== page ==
Technical assistance is any technical support related to repairs, development, manufacture, assembly, testing, maintenance or any other technical service, and may take forms such as instruction, advice, training, transmission of working knowledge or skills or consulting services, including by electronic means as well as by telephone or any other verbal forms of assistance.

Military export controls in the European Union

Export controls in relation to military Items are controlled by each EU Member State. The EU does maintain a common military list, setting out a list of military Items subject to export controls. This list is adopted annually by the Council, pursuant to Council Common Position 2008/944/CFSP defining common rules governing control of exports of military technology and equipment. However, this list is non-binding, and it is up to each Member State to legislate for and implement its own, national military export controls.

Generally, controls on military Items as adopted by individual Member States – and pursuant to the EU common military list – capture Items that are either ‘specially designed’ or ‘modified’ for military use. These terms are not currently defined on a pan-EU basis but are generally very broadly interpreted. This can apply (for example) to Items that are simply developed or customised for a military customer even if they have civilian applications.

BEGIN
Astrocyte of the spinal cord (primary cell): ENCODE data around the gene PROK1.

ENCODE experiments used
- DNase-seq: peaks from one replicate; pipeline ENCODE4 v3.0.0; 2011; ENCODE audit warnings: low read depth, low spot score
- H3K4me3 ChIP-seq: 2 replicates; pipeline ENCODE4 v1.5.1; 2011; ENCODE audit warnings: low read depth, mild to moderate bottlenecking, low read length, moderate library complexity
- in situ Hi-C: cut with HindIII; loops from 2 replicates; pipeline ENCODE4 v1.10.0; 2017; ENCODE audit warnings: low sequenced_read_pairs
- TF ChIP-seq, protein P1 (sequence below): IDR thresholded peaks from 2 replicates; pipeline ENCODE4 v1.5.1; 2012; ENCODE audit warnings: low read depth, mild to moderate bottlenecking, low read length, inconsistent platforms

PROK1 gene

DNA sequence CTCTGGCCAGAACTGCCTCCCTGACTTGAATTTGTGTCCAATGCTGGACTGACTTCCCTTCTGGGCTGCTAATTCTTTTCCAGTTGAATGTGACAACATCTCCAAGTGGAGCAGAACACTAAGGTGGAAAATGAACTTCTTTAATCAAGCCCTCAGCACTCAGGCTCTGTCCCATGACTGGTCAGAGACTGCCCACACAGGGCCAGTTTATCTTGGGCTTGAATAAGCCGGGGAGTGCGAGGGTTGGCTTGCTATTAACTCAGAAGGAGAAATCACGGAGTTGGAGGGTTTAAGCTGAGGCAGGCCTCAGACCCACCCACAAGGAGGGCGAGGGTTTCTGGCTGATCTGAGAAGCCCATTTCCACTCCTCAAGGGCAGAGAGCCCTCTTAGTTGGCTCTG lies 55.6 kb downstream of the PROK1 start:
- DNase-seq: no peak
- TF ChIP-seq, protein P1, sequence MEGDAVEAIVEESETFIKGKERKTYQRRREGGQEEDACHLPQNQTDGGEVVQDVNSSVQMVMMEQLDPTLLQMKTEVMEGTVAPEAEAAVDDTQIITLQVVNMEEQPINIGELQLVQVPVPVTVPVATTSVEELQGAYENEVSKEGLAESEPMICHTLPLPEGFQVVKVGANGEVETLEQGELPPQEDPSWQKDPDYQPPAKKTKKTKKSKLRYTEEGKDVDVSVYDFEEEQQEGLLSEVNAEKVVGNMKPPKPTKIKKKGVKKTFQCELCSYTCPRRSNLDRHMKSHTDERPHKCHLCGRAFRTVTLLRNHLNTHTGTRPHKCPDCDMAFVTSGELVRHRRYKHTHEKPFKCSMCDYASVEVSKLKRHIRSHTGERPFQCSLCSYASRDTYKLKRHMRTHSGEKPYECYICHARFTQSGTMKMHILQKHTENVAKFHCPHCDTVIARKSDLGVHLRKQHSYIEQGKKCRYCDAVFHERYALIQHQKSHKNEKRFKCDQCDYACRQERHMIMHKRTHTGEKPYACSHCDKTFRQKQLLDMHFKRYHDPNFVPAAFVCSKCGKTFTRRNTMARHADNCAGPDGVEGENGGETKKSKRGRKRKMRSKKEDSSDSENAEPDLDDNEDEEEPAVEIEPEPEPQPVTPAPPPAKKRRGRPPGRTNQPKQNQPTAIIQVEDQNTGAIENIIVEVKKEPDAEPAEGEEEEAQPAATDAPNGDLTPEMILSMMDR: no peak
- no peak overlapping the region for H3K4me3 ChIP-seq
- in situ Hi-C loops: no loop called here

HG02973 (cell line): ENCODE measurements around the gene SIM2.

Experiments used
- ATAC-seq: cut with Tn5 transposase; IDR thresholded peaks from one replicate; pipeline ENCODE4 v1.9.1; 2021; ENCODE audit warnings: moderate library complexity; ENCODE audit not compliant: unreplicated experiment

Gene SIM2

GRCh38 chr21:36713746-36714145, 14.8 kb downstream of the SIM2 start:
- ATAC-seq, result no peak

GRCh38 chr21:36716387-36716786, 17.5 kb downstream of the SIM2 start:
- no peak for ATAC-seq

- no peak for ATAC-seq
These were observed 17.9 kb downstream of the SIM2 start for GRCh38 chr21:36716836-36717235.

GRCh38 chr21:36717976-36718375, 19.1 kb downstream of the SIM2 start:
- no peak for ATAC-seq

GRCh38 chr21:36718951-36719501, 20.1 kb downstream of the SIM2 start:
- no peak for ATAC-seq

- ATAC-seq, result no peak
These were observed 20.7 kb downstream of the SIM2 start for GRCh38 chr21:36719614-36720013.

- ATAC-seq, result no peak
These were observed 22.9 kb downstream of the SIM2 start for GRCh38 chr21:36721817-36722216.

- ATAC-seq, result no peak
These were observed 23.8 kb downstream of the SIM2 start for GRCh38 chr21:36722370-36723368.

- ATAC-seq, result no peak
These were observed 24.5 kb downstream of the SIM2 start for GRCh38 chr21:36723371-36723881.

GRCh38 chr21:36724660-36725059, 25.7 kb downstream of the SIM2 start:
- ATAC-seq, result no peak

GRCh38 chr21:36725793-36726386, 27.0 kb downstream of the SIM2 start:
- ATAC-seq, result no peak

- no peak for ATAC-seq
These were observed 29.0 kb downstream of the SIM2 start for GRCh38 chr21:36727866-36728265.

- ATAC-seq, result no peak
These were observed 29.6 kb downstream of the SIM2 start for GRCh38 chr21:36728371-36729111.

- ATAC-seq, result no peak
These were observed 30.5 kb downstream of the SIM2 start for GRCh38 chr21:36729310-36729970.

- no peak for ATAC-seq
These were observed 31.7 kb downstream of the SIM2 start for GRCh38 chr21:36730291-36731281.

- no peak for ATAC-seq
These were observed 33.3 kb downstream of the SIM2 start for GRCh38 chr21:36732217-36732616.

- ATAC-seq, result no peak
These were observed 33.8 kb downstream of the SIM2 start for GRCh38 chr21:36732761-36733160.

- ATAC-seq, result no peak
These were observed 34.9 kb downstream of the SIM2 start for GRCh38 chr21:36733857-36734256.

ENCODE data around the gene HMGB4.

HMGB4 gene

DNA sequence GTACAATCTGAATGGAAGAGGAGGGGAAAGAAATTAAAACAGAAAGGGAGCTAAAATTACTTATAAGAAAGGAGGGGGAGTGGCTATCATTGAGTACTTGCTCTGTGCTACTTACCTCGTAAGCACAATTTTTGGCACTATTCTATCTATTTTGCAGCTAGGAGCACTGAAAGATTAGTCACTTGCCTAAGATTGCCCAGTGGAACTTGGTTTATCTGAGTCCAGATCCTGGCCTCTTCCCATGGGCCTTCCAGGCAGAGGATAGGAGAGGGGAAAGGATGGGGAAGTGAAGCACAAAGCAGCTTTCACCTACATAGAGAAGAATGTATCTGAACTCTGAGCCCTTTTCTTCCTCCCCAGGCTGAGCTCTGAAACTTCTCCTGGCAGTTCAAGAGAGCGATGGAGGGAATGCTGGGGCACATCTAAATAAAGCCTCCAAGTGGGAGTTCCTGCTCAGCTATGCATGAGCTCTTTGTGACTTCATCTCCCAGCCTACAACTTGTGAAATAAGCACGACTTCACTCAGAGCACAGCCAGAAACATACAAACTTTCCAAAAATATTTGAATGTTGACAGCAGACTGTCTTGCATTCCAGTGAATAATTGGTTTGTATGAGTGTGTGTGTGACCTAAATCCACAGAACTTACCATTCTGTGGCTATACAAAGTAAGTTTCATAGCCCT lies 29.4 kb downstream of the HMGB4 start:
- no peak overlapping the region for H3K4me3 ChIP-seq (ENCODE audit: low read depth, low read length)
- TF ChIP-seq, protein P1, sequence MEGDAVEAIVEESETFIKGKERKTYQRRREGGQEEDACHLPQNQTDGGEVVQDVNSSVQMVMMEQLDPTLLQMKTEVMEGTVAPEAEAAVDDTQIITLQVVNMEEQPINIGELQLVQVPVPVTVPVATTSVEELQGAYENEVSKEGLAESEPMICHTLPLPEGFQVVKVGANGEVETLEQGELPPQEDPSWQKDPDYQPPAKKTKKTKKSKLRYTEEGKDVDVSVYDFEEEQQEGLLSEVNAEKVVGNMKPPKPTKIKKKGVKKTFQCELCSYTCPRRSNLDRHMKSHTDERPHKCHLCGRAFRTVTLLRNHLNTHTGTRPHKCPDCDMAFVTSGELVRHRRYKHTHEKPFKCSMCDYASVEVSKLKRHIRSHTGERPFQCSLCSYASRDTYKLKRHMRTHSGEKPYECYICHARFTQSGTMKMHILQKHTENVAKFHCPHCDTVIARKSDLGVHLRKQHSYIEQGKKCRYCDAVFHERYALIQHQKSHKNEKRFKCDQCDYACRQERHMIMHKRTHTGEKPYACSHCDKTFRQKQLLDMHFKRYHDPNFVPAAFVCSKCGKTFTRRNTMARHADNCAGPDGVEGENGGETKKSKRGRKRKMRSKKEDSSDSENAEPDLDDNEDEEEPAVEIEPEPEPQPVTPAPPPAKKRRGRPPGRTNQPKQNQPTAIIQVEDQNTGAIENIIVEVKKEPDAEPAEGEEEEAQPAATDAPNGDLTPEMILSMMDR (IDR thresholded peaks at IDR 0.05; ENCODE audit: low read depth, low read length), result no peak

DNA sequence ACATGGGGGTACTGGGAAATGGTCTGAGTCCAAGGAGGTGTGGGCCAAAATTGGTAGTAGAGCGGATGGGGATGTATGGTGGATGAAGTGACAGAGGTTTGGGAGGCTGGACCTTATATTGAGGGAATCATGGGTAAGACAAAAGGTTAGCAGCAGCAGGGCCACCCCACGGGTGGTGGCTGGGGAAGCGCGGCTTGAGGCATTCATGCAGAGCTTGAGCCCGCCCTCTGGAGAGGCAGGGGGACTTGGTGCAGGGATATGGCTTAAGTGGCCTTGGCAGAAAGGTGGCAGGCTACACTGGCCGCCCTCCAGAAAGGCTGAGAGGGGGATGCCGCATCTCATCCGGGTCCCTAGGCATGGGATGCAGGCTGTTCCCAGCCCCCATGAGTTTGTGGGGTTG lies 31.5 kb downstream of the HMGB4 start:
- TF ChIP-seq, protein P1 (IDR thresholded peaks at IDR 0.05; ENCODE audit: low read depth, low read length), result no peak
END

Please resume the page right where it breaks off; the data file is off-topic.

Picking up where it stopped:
The EU common military list currently captures 22 categories of military-controlled Items, again capturing goods, software and technology. Items caught by this list are set out in entries ML1 to ML22, inclusive, covering a range of Items, such as:

  • weapons and firearms;
  • ammunition;
  • bombs, rockets, missiles and other explosives and explosive devices;
  • military vehicles, vessels, aircraft and drones;
  • chemical and biological agents and radioactive materials;
  • armoured or protective equipment;
  • imaging equipment and other electronic equipment; and
  • certain software and technology (in each case specifically designed or modified for military use).

Germany, for example, distinguishes between military Items and war weapons. All military Items are subject to a licence requirement for exports. However, some of these Items are also war weapons, which are subject to further restrictions under the German War Weapons Control Act.

Additional types of controlled Items in the EU

In addition to dual-use and military Items, a number of other Items may be controlled under separate export control lists either at EU or Member State level.